Organizations collect so much data about us but they too often fail to add a field that would make a difference: that of preferred name. I’m officially an “Elizabeth” – and no offense to others with that name who like it, but I most definitely do not.
So, when I receive mail or an email to “Elizabeth” I know that it’s someone who doesn’t know me and they lose points for pretending to do so. How hard would it be to ask “preferred name” as one of the zillion questions on forms you need to fill out and then to actually use it?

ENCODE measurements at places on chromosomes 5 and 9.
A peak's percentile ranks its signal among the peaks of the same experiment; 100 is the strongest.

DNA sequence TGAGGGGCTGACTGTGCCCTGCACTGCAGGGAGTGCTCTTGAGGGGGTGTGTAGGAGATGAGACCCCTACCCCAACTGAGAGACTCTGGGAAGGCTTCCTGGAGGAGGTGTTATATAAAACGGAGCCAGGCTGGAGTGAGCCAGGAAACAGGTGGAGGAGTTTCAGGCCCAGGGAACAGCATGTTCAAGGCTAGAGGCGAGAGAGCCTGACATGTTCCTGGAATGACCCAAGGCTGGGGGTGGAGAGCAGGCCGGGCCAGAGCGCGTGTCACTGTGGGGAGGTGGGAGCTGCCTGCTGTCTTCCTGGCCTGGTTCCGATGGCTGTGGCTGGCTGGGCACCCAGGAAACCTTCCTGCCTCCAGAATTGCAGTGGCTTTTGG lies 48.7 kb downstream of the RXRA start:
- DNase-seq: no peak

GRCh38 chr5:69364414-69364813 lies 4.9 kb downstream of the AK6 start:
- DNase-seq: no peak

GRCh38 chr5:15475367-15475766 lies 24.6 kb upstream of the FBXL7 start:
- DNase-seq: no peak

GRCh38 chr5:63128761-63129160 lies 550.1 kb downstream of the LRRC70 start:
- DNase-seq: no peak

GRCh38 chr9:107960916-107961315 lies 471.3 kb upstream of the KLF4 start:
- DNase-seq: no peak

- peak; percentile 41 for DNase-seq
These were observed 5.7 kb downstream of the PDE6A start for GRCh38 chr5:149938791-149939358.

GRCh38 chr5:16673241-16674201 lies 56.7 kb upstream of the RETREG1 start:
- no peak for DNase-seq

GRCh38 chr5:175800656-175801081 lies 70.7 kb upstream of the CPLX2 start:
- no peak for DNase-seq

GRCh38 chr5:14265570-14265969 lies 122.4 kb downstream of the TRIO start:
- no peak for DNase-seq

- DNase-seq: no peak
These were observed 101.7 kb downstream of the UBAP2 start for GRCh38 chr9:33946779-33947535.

I received an email yesterday that not only used Elizabeth but wished me a Happy Birthday (on the wrong day!) What they meant as a nice public relations/customer service gesture backfired twice. They would have been ahead not to send it at all.
Marketers know that the sound of your own name is a key component of messaging. A rose by any other name would smell as sweet, but if you’re a Rose and someone refers to you by your official name of Rosa, it’s just not the same.
p.s. Trivia: my lower case “beth” came from crossing off the Eliza part of the name and little b beth is what remained. Elizabeth